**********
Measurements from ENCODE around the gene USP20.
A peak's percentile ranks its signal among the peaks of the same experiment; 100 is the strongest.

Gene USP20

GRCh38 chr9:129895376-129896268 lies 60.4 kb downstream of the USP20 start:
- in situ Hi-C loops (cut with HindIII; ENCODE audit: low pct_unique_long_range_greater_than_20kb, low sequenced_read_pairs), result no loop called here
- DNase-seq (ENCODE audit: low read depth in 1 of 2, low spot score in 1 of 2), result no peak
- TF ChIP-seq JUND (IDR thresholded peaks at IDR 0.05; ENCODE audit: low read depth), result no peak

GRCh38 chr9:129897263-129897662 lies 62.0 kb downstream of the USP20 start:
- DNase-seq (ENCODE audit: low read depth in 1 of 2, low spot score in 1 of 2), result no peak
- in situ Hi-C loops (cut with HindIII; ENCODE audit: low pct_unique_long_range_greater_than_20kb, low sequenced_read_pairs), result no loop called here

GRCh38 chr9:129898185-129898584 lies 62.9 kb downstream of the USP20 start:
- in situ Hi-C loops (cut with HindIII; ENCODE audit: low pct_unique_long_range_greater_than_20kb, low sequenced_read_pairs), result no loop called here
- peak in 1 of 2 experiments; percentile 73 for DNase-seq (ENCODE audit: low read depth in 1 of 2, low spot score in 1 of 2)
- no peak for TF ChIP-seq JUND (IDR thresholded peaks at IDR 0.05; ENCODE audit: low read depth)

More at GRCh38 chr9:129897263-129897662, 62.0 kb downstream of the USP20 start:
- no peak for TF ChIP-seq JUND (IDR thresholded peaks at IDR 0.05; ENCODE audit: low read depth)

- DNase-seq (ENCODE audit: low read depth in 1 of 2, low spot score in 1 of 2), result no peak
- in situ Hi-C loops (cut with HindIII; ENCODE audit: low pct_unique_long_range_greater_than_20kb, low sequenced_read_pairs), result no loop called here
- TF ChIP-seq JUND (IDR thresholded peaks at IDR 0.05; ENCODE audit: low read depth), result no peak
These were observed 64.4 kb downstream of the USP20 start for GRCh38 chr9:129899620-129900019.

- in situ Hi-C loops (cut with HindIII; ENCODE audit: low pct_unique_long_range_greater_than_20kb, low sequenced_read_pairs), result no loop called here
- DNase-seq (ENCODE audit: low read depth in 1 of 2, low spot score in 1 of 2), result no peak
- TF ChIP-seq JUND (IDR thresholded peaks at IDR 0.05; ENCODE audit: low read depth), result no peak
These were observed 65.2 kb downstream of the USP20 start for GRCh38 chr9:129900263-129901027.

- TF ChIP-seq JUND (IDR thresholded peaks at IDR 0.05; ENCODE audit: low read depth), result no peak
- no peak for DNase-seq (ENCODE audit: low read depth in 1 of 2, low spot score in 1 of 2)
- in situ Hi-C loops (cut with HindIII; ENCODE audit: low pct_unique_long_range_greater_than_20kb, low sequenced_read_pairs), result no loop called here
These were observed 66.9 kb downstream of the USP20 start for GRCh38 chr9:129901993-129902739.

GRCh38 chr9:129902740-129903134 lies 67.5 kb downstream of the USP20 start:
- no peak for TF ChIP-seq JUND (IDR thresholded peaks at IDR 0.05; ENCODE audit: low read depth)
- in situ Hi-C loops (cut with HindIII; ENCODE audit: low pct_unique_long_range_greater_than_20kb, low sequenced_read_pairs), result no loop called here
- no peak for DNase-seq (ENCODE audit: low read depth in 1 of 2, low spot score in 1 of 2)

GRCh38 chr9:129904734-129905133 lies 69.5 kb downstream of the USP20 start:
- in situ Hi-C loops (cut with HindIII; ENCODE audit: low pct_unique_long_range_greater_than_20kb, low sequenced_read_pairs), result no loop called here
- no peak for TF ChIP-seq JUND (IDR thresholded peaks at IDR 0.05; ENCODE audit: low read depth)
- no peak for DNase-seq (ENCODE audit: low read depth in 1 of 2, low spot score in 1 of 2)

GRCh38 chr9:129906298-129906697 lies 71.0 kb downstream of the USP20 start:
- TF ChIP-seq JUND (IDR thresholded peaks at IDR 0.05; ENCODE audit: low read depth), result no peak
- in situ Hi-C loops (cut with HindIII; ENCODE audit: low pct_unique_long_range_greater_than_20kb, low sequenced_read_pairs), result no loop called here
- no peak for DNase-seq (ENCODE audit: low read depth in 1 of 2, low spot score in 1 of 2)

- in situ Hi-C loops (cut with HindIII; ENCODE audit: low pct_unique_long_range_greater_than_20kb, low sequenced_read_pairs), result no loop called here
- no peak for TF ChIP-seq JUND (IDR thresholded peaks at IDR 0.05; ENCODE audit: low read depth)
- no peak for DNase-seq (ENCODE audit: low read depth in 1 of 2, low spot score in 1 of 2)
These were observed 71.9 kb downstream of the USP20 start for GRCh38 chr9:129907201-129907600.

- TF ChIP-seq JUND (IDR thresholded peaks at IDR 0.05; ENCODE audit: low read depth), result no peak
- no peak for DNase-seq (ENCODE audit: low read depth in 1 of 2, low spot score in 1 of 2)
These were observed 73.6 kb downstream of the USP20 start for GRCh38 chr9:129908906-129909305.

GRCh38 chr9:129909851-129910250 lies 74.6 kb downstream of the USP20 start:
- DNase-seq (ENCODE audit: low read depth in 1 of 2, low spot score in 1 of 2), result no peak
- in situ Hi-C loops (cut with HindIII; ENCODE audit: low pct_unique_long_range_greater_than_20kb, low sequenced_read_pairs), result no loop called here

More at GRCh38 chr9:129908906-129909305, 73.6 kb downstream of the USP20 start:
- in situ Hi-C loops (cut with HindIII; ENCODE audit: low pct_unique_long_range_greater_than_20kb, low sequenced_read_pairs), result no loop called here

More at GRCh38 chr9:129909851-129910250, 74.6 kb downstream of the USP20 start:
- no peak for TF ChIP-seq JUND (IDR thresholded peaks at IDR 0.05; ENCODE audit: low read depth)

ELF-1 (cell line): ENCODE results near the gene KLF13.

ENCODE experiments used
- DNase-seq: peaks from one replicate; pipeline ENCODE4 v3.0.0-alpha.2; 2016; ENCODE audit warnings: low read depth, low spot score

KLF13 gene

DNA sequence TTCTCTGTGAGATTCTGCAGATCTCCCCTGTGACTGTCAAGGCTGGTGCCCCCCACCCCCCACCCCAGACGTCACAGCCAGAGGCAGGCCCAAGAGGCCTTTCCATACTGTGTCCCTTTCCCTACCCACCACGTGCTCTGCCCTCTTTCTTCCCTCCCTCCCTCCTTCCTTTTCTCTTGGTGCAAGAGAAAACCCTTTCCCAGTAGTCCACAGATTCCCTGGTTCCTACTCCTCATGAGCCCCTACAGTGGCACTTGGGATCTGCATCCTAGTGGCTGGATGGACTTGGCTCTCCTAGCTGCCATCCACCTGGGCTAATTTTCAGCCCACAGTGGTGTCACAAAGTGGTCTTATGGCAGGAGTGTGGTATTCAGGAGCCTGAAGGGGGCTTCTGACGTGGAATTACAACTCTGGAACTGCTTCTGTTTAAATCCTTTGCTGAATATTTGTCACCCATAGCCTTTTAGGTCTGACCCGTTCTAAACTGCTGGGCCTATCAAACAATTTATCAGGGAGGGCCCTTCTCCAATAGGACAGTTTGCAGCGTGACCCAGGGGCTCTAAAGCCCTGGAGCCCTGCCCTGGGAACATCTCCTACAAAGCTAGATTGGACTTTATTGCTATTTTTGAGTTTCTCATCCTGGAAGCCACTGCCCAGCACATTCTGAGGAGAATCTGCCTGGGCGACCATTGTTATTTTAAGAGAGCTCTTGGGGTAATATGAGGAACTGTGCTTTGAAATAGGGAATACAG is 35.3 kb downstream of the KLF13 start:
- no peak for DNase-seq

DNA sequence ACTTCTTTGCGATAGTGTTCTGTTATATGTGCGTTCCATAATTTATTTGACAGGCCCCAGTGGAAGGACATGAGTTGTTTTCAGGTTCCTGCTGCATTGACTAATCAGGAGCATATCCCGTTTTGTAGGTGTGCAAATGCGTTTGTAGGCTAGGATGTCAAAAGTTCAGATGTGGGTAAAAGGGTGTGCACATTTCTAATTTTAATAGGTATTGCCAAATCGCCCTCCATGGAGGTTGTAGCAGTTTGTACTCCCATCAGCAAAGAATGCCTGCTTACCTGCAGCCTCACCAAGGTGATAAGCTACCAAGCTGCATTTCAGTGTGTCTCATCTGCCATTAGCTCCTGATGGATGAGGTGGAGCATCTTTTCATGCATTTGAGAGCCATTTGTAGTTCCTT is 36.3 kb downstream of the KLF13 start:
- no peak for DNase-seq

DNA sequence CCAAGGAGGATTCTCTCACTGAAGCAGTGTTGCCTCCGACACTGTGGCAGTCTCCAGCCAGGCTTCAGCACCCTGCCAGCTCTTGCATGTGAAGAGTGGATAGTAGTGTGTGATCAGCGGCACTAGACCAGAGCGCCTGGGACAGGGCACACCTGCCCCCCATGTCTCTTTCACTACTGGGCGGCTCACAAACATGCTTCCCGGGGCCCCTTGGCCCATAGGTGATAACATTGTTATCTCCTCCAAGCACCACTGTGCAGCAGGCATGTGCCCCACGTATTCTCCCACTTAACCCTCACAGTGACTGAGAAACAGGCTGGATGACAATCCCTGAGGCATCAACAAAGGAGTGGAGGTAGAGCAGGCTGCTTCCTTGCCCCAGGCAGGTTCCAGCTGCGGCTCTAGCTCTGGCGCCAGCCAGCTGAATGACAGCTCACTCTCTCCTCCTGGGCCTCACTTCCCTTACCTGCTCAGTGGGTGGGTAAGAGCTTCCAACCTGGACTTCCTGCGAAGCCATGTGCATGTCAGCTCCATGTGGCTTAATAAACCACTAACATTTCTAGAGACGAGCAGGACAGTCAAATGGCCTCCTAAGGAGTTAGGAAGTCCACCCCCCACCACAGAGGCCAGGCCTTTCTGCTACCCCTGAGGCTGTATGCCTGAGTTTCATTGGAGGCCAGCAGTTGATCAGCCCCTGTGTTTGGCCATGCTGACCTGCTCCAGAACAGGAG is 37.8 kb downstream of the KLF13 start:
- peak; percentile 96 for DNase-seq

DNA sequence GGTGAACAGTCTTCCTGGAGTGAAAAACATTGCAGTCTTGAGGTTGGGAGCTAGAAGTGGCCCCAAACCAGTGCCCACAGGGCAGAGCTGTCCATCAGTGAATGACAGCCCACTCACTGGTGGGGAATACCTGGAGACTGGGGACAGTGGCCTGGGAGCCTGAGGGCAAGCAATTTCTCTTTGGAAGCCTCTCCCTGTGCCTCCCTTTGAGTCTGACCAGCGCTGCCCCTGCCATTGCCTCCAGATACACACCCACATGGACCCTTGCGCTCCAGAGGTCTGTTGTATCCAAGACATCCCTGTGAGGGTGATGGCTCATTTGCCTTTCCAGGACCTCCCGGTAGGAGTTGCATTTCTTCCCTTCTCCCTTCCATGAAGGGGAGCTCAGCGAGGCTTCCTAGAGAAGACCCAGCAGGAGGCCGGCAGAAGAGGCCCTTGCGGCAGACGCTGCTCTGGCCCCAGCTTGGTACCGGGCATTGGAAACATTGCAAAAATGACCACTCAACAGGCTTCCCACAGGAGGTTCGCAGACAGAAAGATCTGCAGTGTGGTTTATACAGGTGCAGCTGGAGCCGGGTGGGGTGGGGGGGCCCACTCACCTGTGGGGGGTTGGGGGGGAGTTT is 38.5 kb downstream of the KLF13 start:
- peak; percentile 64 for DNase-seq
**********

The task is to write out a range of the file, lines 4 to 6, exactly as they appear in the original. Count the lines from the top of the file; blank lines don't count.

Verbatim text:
GRCh38 chr9:129895376-129896268 lies 60.4 kb downstream of the USP20 start:
- in situ Hi-C loops (cut with HindIII; ENCODE audit: low pct_unique_long_range_greater_than_20kb, low sequenced_read_pairs), result no loop called here
- DNase-seq (ENCODE audit: low read depth in 1 of 2, low spot score in 1 of 2), result no peak